If you’re thinking of selling your house in the UK, one of the questions you may be wondering is whether or not you have to pay tax on the sale of the property.
Not only is it an extremely common question but it can also be a bit confusing to fully understand before you go ahead with the sale.
You need to work out what your budget is and that means figuring out the cost of moving then you’ll also have to look at the length of time it takes to sell. And when this is dealt with you may have to pay tax too.
In general, you usually don’t have to pay tax when you sell your main home. The two main taxes associated with buying and selling houses – capital gains tax and stamp duty – don’t apply to selling your main home.
So if you’re selling a house with a mortgage you have paid off you would benefit from some form of tax relief.
However, if you’re selling and buying, then stamp duty will come into play. If all of this sounds a bit confusing, don’t worry. We’re here to help break it all down for you.
Do you pay tax when selling a house?
Yes, there are a few taxes you have to pay on property and as you may have worked out from the introduction, this depends on the type of property you’re selling.
So long as you come to an agreement with your partner if you’re selling a shared ownership property, things are pretty straightforward following the below guidance.
How does tax differ when you live in the property?
When you sell your home, you often are not required to pay Capital Gain Tax (CGT) taxes. Your “principal residence,” which is simply a technical term for the house you really live in, is exempt from this tax
You may now be able to decide which of your homes, if any, counts as your primary residence if you happen to own more than one.
So, you’re in luck if you’re selling the house you actually live in as there won’t be any capital gains tax due from you and you can keep the money from the sale in its entirety.
How do taxes work on second homes and buy to let properties?
While trying to make profit from property, you may intend to sell one or more of your investment properties which is a buy to let or a second home because you own them and want to get rid of them.
You might, however, be liable for capital gains tax and it’s important to know for sure if you aren’t because if the government finds you owe tax in the future you will have to pay it back with interest.
More about paying back capital gains tax with interest can be found using this article here. To answer the question, you will have to pay taxes on your gain if you sell a property that isn’t your primary residence.
In order to reduce your tax burden, the majority of people who own two residences now designate one of their properties as a “primary residence.”
This allows them to benefit from principal residence relief which allows landlords in some cases to benefit from significant financial savings.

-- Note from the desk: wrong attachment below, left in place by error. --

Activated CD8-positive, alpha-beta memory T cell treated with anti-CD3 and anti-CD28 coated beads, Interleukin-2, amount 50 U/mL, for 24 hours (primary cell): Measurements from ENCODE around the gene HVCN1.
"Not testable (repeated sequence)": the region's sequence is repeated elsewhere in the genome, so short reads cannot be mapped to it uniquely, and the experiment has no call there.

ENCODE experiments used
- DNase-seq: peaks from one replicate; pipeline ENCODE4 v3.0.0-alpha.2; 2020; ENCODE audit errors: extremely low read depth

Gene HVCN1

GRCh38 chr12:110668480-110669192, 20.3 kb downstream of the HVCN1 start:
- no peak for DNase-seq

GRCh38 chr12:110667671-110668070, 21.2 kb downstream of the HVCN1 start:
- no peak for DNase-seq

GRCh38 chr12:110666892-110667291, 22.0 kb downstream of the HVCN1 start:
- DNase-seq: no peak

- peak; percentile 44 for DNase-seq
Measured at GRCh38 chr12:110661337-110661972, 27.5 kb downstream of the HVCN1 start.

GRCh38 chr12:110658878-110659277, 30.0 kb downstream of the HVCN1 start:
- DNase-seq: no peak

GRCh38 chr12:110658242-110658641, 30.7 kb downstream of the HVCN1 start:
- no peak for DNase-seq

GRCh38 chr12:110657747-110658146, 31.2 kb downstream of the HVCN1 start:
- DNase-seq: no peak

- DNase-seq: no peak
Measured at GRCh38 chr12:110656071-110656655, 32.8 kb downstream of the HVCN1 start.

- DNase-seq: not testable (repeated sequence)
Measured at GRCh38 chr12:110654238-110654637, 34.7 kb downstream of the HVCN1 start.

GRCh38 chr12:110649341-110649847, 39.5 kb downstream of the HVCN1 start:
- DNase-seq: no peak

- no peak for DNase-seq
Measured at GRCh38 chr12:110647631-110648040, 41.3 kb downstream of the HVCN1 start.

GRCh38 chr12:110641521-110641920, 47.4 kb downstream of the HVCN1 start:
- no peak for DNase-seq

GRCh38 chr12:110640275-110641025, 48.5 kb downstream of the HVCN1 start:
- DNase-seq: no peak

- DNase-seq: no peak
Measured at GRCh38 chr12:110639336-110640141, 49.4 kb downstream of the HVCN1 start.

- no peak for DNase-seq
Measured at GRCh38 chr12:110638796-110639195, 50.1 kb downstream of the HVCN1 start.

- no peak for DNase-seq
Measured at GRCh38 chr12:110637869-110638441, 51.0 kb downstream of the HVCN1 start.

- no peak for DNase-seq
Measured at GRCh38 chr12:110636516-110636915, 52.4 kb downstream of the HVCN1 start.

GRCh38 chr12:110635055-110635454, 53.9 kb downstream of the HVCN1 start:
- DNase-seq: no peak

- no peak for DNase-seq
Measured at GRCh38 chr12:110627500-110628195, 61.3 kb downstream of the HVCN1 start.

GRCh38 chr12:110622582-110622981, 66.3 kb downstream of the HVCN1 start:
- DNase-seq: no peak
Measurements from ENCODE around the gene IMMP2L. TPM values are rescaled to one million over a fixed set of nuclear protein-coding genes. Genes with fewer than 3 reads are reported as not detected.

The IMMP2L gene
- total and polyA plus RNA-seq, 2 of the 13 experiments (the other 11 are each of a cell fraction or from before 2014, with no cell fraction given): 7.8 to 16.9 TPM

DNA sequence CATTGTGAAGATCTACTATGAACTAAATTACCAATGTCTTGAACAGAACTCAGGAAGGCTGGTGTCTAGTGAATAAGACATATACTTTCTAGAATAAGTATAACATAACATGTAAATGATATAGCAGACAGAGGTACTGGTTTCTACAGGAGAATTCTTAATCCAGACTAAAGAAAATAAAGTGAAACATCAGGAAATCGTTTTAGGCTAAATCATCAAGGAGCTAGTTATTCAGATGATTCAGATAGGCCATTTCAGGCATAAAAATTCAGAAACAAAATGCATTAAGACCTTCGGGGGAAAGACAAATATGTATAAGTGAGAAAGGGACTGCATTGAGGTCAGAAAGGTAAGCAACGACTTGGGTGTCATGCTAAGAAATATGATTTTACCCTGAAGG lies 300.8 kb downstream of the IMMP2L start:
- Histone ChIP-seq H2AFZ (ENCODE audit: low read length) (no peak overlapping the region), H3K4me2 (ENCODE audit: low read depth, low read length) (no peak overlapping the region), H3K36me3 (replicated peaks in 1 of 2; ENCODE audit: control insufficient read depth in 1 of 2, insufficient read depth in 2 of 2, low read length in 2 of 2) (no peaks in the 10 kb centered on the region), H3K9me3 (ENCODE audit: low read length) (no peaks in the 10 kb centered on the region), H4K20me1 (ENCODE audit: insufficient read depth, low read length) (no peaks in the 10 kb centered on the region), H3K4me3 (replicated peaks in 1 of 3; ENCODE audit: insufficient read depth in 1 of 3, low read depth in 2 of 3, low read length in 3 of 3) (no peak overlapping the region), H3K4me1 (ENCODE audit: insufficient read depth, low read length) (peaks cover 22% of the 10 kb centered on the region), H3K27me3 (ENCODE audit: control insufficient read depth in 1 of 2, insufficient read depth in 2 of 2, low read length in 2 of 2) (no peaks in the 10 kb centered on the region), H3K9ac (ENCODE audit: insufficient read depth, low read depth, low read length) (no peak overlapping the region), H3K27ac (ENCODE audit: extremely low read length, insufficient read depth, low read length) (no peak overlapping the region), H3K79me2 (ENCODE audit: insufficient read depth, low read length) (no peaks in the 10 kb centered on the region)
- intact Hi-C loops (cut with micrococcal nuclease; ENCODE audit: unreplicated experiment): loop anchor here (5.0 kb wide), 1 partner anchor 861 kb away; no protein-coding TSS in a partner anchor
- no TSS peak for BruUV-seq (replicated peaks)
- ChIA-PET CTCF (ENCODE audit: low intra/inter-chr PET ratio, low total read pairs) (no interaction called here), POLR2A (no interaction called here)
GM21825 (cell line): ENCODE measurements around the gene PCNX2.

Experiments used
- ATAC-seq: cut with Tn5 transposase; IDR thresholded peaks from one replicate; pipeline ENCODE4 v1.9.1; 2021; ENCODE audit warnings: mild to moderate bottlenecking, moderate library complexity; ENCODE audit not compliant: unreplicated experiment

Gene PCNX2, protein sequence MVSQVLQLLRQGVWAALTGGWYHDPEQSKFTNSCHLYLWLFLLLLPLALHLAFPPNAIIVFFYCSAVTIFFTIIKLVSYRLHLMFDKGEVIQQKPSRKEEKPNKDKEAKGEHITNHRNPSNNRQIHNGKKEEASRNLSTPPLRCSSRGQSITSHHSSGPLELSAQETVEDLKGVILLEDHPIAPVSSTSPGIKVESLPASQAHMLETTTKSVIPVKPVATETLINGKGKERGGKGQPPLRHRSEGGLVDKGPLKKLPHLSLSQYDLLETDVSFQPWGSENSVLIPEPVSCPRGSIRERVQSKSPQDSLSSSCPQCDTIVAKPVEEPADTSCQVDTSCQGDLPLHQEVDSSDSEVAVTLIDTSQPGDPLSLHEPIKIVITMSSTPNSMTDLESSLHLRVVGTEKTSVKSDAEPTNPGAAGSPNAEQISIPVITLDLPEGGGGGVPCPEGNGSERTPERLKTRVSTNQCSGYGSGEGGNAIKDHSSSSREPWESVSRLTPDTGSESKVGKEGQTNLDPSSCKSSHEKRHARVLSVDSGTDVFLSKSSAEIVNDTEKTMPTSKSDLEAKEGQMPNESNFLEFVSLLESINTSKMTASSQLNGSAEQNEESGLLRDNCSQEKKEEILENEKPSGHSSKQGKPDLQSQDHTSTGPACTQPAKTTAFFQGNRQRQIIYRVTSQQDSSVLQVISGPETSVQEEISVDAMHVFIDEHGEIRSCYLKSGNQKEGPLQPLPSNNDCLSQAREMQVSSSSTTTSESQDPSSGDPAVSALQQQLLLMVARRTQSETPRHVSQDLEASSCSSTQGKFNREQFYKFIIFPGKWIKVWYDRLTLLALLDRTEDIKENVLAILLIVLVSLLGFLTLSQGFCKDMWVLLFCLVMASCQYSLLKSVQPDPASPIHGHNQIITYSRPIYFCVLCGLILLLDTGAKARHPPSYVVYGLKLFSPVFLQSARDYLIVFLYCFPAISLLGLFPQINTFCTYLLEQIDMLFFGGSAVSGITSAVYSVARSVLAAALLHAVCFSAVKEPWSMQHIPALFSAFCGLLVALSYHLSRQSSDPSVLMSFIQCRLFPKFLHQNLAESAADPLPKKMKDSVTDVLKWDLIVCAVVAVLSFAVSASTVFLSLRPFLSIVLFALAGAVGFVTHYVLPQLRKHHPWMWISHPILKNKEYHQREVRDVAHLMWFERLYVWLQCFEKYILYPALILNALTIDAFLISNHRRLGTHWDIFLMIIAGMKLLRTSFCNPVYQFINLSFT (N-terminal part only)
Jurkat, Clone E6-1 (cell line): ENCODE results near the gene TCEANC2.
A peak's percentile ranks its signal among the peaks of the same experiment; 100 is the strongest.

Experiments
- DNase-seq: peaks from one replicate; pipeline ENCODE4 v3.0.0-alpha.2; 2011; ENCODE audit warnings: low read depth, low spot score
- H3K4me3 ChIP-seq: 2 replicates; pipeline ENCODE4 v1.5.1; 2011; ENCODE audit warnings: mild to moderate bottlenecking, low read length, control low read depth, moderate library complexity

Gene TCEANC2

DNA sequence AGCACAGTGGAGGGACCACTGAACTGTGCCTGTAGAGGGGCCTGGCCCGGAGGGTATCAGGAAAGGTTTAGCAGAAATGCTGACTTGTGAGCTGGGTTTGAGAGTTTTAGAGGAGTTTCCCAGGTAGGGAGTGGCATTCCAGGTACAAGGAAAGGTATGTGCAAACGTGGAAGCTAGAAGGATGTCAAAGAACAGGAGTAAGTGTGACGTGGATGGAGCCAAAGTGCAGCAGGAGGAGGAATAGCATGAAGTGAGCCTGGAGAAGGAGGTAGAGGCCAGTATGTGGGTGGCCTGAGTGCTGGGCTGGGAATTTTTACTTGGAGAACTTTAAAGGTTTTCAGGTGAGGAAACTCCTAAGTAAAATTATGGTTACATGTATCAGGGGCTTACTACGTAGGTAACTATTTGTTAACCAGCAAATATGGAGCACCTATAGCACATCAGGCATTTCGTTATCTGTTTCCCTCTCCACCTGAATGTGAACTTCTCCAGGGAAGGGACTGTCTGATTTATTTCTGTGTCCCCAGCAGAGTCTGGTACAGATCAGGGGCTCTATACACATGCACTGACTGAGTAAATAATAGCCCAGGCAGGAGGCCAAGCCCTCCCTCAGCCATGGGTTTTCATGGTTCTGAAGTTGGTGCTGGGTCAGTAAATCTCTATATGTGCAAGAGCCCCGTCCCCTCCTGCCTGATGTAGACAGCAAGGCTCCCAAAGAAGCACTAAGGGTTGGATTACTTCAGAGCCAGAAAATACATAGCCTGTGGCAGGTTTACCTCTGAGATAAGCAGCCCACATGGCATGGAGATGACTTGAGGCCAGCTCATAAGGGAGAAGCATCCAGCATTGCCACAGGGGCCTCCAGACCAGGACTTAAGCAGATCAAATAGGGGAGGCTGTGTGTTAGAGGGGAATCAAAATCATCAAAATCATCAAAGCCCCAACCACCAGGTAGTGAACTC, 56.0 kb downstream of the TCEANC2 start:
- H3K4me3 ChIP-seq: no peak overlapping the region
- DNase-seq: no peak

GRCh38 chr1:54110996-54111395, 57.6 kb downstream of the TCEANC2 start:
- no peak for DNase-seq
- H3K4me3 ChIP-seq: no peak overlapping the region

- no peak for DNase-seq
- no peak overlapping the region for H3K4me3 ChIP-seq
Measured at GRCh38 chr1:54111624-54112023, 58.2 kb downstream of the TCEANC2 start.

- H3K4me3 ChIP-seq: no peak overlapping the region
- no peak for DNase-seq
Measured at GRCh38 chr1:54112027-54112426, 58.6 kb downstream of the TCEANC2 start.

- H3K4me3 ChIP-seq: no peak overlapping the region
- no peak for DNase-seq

There are several circumstances, nevertheless, in which you might not be qualified for this benefit and in these cases it is useful to bring in a solicitor to sell your house.
It’s crucial to comprehend how to calculate capital gains tax if you do owe it. In essence, you’ll pay taxes based on the profit you make from selling the property, not on the whole sale.
This means you can deduct a lot of expenses to lower your tax obligation by subtracting costs such as estate agent fees, solicitor fees, and any work you’ve done to increase the worth of the home.
What Are The Taxes involved when Selling A House?
When it comes to selling a house there are four main types of tax you have to think about paying. This includes, capital gains tax, inheritance tax, income tax and stamp duty and land tax.
These taxes are talked about below so you can understand how they work and understand how they are able to be applied to the property and when they must be paid.
Capital Gains Tax (CGT)
As discussed above, if you want to sell a house for a profit, you will be subject to this tax but only in situations where the property is not your primary place of residence.
Based on the proceeds from the sale of the property, this tax is then calculated.
For instance, if the home is worth £200,000 when the owner dies but you sell it for £350,000, you’ll be taxed on the £150,000 profit you gained.
On this additional gain, basic rate taxpayers pay 18% in taxes, while higher or additional rate taxpayers must pay 28%.
Many are not aware that if you inherit a property that is worth more than £325,000, inheritance tax is required to be paid within six months after the person passes away.
Also, you will be given interest if you don’t make your payment within this period. It’s a substantial tax, with a 40% rate applied to everything valued beyond the threshold.
Hence, if the house is worth £425,000, you will be charged 40% of £100,000. Making sure you’re aware of these rules so you can prepare for death in an attempt to offset your tax is quite important.
As a landlord and only if you’re a landlord will you have to pay income tax on the income from a property. You will have to find the profit of a property and then pay the tax on this profit amount if you’re renting to tenants.
There are also new laws surrounding how this tax works that were finalised in 2020, so familiarise yourself with this by learning about section 24.